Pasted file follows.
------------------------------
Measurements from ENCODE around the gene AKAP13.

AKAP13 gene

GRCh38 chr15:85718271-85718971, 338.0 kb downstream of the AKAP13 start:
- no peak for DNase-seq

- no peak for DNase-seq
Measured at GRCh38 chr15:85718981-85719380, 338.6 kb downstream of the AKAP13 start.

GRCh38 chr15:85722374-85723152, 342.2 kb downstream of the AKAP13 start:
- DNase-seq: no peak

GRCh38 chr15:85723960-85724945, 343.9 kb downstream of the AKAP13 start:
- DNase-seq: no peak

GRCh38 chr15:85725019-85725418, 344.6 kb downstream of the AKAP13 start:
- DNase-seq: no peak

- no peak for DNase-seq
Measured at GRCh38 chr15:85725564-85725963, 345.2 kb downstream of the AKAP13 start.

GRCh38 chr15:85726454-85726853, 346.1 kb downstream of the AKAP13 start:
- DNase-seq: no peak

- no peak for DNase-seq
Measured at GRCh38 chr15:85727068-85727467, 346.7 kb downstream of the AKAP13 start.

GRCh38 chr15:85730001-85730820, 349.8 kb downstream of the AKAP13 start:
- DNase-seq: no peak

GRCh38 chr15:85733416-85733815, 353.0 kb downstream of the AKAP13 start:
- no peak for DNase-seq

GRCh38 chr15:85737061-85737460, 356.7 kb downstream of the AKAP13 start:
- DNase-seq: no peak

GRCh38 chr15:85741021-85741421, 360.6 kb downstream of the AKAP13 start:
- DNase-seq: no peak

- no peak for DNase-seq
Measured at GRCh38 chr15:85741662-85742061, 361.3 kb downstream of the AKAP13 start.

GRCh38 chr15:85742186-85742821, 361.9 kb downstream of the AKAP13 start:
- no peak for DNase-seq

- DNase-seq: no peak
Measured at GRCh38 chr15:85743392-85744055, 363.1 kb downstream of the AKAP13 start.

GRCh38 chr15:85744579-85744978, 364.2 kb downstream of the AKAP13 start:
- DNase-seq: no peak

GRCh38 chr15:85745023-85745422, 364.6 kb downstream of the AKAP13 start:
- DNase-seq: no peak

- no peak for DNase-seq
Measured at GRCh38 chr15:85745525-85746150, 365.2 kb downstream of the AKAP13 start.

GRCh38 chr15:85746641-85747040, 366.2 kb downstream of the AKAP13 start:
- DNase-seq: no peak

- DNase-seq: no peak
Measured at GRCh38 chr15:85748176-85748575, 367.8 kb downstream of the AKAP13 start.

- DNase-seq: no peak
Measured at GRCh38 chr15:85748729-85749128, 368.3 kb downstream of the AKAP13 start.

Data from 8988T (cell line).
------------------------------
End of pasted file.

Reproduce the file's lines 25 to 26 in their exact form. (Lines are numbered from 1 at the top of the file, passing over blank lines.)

GRCh38 chr15:85741021-85741421, 360.6 kb downstream of the AKAP13 start:
- DNase-seq: no peak